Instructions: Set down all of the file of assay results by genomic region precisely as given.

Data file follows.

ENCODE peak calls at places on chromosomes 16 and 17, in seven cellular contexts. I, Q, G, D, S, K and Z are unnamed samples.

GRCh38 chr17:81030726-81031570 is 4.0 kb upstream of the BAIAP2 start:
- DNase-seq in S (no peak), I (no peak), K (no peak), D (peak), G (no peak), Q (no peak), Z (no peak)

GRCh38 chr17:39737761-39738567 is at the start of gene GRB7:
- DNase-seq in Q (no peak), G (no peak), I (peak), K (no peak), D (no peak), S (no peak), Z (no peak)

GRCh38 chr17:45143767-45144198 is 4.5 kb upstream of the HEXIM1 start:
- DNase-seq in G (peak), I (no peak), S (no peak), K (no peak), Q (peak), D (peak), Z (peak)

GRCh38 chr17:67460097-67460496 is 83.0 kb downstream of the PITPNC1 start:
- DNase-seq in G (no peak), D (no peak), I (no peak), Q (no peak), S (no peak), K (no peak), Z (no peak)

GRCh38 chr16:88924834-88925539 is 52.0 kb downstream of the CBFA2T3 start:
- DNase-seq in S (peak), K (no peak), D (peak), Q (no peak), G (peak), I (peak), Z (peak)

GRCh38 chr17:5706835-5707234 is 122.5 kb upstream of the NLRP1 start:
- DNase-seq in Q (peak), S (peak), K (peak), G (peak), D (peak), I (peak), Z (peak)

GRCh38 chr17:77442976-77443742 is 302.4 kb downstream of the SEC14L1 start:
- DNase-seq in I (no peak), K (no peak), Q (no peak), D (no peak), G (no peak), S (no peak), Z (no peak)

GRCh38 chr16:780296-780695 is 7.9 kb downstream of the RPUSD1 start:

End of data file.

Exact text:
ENCODE peak calls at places on chromosomes 16 and 17, in seven cellular contexts. I, Q, G, D, S, K and Z are unnamed samples.

GRCh38 chr17:81030726-81031570 is 4.0 kb upstream of the BAIAP2 start:
- DNase-seq in S (no peak), I (no peak), K (no peak), D (peak), G (no peak), Q (no peak), Z (no peak)

GRCh38 chr17:39737761-39738567 is at the start of gene GRB7:
- DNase-seq in Q (no peak), G (no peak), I (peak), K (no peak), D (no peak), S (no peak), Z (no peak)

GRCh38 chr17:45143767-45144198 is 4.5 kb upstream of the HEXIM1 start:
- DNase-seq in G (peak), I (no peak), S (no peak), K (no peak), Q (peak), D (peak), Z (peak)

GRCh38 chr17:67460097-67460496 is 83.0 kb downstream of the PITPNC1 start:
- DNase-seq in G (no peak), D (no peak), I (no peak), Q (no peak), S (no peak), K (no peak), Z (no peak)

GRCh38 chr16:88924834-88925539 is 52.0 kb downstream of the CBFA2T3 start:
- DNase-seq in S (peak), K (no peak), D (peak), Q (no peak), G (peak), I (peak), Z (peak)

GRCh38 chr17:5706835-5707234 is 122.5 kb upstream of the NLRP1 start:
- DNase-seq in Q (peak), S (peak), K (peak), G (peak), D (peak), I (peak), Z (peak)

GRCh38 chr17:77442976-77443742 is 302.4 kb downstream of the SEC14L1 start:
- DNase-seq in I (no peak), K (no peak), Q (no peak), D (no peak), G (no peak), S (no peak), Z (no peak)

GRCh38 chr16:780296-780695 is 7.9 kb downstream of the RPUSD1 start: